BOOTP & ARP history
James R Cutler
james.cutler at consultant.com
Sat Mar 19 20:44:39 UTC 2022
> On Mar 19, 2022, at 2:49 PM, Michael Thomas <mike at mtcc.com> wrote:
> IPv6 in comparison was very familiar ground. To me it seemed that it was ipv4 with bigger addresses and that was about it. But I've never understood all of the strum und drang about ipv6.
As one tightly involved in multiprotocol networking in the '90s, I viewed with interest the evolution of IPv6. Nothing about IPv6 changed fundamental physical network design principals, except to remove IPv4 limits on the number of subnetworks. Oh, and the removal of coordinated RFC1918 addressing between members of the ever active merger and acquisition world. Life became much rosier. One could concievably deploy a plant floor with a million IPv6 globally unique device address without kludges required by IPv4.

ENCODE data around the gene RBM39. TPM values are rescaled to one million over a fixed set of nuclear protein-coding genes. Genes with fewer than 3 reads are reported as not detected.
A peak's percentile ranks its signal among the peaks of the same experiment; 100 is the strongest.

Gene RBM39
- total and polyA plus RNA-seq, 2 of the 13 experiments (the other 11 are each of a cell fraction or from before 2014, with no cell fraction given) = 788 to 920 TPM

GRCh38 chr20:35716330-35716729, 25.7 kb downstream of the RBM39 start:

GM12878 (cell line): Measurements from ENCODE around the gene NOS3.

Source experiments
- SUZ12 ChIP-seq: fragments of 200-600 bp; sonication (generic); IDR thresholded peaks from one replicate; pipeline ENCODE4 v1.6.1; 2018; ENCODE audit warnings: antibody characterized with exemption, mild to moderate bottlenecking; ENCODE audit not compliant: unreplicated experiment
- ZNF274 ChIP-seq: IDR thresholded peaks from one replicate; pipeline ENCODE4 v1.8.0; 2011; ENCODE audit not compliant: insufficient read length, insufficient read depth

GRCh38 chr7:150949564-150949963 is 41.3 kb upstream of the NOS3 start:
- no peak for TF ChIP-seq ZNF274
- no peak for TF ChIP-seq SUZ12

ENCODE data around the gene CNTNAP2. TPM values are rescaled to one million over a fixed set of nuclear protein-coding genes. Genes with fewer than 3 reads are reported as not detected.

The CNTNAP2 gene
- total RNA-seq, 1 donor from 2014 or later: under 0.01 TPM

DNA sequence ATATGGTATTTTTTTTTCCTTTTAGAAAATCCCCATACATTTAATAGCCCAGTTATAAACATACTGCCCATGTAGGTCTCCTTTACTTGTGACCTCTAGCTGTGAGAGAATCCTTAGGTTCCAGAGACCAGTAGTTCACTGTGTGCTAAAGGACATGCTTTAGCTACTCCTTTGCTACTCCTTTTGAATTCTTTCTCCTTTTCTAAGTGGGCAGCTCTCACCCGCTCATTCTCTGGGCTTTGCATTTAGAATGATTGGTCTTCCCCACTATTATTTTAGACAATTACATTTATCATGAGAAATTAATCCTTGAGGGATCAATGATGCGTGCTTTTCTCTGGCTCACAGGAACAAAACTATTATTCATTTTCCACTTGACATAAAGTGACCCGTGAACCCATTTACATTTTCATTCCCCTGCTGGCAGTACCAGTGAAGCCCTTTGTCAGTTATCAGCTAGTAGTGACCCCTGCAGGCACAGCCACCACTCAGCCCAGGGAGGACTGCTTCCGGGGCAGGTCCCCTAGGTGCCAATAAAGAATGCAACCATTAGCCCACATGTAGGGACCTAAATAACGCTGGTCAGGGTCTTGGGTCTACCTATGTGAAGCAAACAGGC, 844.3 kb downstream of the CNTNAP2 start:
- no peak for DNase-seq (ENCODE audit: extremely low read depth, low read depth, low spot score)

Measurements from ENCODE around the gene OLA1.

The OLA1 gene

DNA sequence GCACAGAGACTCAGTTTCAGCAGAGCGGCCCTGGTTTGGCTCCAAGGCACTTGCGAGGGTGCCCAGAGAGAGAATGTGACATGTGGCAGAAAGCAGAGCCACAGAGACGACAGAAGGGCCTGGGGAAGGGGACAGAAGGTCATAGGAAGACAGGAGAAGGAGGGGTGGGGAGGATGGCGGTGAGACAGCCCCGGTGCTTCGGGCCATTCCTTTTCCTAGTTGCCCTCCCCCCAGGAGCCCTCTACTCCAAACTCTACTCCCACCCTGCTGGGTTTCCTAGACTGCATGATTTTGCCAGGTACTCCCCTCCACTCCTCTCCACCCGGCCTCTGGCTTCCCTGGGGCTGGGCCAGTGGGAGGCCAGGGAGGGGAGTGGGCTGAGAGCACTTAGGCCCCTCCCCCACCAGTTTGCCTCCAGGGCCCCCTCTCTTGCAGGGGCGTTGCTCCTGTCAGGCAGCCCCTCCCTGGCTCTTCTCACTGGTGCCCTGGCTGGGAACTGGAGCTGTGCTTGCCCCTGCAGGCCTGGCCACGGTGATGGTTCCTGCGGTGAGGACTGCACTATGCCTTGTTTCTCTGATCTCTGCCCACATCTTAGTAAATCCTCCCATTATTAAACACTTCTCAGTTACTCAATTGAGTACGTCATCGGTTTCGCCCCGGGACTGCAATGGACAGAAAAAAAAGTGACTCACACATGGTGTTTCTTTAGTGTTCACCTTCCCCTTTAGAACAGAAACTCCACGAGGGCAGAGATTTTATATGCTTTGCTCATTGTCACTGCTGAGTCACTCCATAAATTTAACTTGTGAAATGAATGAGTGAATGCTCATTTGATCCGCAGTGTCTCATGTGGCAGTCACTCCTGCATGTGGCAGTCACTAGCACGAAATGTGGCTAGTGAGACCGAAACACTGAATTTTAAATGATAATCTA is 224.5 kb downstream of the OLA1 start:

I never ran into Sturm und Drang about IPv6 itself, only about the required investment in people and hardware, which I considered a short term bump with a long term payoff.
That, I discovered, was the true barrier to IPv6 planning and deployment — middle management, especial account managers. The basic argument was “The customer must first ask for it and sign a contract, then we will prepare for it.” Too much “not in my cost center” mentality crippled the ability of network implementers to even deploy IPv6 for demonstration purposes, as well as for learning. The idea that “my investment” might also benefit others, even in my own company was anathema. I have never become short sighted enough to endorse such idiocy.
As one experience with ‘joys’ of end to end connections between NATted networks with overlapping RFC1918 space, The advent of CGNAT and various pipe dreams (mostly in the US) of extending IPv4 address space offends my business sense and technical sense for wasting time, materials, and money.
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